Notable BiologyAll Spearow and Fearow have excellent eyesight (the notion that they are colorblind is a blatant myth), but different individuals have different enhancements to this skill. Most Spearow and Fearow have special membranes over their eyes that block dirt, dust, and anything else that could possibly impair their eyesight. However, a few rare members of this species are of a strain that can actually use its modified retinas and irises to “zoom in” on something – usually to determine an enemy’s weak points and strike them with more power. In terms of attacks, they use a number of beak and wing-related battle moves. However, one attack has been of particular interest to Pokémon biologists – Mirror Move. This allows this species (and a few others) to replicate the last attack used against them flawlessly. Scientist studying the brains of these Pokémon have noticed the neurons of both the short-term memory and procedural memory sections of their brains fire at the same time when Mirror Move is used, but the exact nature of this skill is still being studied. Fearow are also known for spinning when they attack with their beaks - allowing them to use attacks like Drill Peck or Drill Run.
HabitatSpearow are notoriously versatile in terms of where they live. While they prefer thick brush and deep forest, they live pretty much anywhere – and aside from the above two locations, they also have an affinity for urban settings, where scavenged food and nesting places are easy to come by. They live at nearly any altitude - from sea level to high above. Fearow often live with Spearow, and have similar ranges – however, their soaring capabilities allow them to wander much farther, and banded specimens have been found on islands far from their original homes.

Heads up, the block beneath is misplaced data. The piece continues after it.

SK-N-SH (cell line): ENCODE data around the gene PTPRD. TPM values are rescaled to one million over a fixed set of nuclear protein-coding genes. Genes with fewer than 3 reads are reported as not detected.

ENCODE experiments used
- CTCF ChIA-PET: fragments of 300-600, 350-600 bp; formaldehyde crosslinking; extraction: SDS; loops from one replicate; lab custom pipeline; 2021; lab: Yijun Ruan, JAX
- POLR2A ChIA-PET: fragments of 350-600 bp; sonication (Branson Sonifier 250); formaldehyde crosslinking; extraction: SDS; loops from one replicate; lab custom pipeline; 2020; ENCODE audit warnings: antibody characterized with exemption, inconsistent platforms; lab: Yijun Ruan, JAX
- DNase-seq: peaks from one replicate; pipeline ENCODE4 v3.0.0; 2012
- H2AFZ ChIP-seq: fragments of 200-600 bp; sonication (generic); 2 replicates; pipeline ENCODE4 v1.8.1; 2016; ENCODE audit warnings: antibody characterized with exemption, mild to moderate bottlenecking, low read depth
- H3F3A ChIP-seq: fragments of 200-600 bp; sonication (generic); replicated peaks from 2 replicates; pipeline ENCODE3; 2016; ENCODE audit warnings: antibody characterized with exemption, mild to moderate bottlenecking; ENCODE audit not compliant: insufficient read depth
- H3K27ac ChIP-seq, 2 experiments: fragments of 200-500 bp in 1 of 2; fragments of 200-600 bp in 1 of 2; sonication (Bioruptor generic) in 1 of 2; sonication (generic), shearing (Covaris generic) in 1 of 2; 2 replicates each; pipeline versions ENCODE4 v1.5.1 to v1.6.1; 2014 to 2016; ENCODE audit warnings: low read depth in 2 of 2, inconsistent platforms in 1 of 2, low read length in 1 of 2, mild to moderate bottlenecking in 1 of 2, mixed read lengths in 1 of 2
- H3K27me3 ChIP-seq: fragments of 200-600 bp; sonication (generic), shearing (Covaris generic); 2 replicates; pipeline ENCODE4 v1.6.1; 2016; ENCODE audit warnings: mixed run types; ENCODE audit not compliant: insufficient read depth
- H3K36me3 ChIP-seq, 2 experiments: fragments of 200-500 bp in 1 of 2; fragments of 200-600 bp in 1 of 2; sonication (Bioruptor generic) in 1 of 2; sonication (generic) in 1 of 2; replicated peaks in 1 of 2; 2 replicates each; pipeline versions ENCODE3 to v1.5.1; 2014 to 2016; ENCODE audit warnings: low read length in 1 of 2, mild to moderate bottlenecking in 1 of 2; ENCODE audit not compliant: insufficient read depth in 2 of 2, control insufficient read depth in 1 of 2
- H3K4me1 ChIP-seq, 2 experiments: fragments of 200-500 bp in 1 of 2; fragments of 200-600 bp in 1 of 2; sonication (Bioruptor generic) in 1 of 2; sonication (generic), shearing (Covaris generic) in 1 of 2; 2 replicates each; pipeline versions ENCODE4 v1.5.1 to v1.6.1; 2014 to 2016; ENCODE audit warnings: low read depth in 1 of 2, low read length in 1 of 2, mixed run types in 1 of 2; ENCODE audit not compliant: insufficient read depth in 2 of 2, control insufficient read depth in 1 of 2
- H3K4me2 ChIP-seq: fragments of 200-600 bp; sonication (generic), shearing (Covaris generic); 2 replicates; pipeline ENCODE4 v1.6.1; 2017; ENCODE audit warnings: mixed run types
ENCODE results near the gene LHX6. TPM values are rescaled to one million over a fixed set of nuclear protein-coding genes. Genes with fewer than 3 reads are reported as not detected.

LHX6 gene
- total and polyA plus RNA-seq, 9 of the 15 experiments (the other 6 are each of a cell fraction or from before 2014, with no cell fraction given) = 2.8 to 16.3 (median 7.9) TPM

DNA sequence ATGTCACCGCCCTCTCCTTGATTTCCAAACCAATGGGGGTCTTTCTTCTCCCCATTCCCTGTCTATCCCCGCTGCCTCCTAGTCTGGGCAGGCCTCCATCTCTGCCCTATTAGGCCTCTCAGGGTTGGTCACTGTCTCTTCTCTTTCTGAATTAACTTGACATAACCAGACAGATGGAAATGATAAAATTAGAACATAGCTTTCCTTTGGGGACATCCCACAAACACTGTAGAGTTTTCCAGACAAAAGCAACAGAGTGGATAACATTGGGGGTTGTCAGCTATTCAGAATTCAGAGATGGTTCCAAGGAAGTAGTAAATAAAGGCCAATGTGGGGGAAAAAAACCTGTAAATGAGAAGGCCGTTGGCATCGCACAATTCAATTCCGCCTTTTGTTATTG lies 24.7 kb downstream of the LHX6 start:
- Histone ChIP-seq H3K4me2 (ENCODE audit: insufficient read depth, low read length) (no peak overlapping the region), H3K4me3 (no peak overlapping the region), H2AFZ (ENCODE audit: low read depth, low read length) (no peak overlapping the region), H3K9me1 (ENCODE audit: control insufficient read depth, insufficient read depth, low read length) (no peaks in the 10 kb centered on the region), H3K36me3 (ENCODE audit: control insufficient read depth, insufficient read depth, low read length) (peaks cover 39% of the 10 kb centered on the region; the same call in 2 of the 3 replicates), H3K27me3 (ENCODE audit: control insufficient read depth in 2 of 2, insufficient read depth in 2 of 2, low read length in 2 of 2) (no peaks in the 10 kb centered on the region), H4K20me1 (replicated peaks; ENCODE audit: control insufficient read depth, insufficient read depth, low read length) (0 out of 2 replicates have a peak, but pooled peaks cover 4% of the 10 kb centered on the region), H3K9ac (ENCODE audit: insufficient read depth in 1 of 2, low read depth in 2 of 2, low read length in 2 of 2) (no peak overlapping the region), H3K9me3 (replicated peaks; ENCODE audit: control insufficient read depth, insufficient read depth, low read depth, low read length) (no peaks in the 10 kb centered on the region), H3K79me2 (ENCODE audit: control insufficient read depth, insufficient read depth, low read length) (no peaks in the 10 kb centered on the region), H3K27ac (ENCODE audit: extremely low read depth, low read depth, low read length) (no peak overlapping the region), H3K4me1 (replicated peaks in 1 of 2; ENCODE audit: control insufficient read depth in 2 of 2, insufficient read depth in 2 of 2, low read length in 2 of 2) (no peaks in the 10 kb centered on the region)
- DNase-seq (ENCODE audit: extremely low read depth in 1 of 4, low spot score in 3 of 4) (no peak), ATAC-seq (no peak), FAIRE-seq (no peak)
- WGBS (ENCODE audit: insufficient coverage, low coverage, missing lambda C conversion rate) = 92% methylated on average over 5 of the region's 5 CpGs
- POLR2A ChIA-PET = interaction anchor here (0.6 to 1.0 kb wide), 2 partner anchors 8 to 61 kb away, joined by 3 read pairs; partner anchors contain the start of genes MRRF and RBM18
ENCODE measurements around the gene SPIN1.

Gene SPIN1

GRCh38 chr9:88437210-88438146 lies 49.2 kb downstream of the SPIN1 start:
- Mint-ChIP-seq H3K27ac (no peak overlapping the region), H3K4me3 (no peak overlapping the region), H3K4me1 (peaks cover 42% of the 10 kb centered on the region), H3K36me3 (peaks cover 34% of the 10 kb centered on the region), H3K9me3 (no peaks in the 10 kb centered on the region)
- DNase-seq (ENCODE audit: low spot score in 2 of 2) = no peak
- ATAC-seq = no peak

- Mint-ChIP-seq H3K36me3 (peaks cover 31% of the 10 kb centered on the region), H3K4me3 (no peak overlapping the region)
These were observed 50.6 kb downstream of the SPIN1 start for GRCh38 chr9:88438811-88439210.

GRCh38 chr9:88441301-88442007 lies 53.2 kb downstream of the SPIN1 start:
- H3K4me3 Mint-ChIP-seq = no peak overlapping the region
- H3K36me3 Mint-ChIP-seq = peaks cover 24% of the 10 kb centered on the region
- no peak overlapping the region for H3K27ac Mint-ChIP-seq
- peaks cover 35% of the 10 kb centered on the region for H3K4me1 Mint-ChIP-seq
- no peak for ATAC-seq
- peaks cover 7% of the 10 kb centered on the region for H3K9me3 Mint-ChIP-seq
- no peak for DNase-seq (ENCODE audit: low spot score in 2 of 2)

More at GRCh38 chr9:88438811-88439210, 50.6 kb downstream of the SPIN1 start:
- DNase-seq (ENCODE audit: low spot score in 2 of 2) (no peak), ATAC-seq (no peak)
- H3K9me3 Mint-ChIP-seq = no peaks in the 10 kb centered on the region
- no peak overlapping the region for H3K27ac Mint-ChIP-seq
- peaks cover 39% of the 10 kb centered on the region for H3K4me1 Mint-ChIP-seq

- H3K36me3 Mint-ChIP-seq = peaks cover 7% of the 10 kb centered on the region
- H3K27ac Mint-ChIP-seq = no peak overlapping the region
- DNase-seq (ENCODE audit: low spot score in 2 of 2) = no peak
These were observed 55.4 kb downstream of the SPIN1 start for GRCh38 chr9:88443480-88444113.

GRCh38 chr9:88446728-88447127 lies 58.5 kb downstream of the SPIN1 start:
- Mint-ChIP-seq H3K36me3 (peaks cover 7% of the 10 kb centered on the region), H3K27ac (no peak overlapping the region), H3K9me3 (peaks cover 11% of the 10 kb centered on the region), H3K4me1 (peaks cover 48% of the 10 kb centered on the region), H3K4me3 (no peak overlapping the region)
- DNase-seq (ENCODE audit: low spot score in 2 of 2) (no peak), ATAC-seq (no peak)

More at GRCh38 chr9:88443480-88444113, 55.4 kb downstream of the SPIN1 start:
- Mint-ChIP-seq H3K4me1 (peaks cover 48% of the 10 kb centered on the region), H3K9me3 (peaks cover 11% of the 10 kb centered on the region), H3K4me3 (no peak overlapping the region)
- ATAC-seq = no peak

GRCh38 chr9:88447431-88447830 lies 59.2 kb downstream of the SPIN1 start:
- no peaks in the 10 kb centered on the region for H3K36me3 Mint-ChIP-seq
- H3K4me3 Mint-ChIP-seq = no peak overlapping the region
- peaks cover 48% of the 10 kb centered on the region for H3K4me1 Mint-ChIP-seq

DietBoth stages are opportunistic omnivores, though they’re slanted a little differently. Spearow feeds on berries, nuts, seeds, and insects/Bug types (as well as scavenged food scraps in urban settings); it will also prey on the young (and eggs, if applicable) of other small Pokémon species. They’re known to flap their wings in grassy areas to stir up bugs. Fearow are also omnivorous, but they have much more of a taste for meat – due to their long beaks, they prefer things they can “spear” and then swallow whole. They are very much near-top predators (themselves mostly only fearing larger birds of prey – like Skarmory, or Braviary in areas where their ranges overlap – and flying dragons plus Charizard), and they have three main strategies for catching prey, depending on the type: Fearow catch ground-dwelling Pokémon by soaring above them, locating the prey with their sharp eyesight, and then swooping down and grabbing them with their powerful talons. For burrowing insects and other underground creatures, Fearow use their beaks as probes – sticking them inside burrows or even the ground itself to catch food and pull it out. For fish, Fearow perch on branches just above the water and nab passing aquatic Pokemon – though they must be careful, as large water predators like Feraligatr, Swampert, or freshwater-dwelling Gyarados are all too willing to be added to their list of predators. Fearow are also willing to scavenge in urban areas.
HazardsIndividually, Spearow are too weak to be much of a threat to humans. However, they usually aren’t alone - they attack in swarms of potentially hundreds of individuals. When Spearow decide to band together against a common threat, said threat usually ends up seriously injured – or worse. Even though Spearow aggressiveness is partially due to territoriality, they’ll pursue intruders well outside it in anger. It is therefore highly recommended that Spearow should not be battled or caught unless it is certain that it’s newly fledged or a rouge that’s been kicked out of its flock – or if you have a powerful Pokémon on your side. If not… run. Fearow are actually slightly less aggressive, but they are usually found leading flocks of Spearow, so they should generally be avoided as well. They are also known to hold grudges, even ones started in the Spearow stage –people who inadvertently harmed a Spearow have reported being “randomly” attacked by a Fearow months or even years afterwards. Tame Spearow and even Fearow can be quite friendly, however, and make good Pokémon for beginners – though pecks can still hurt.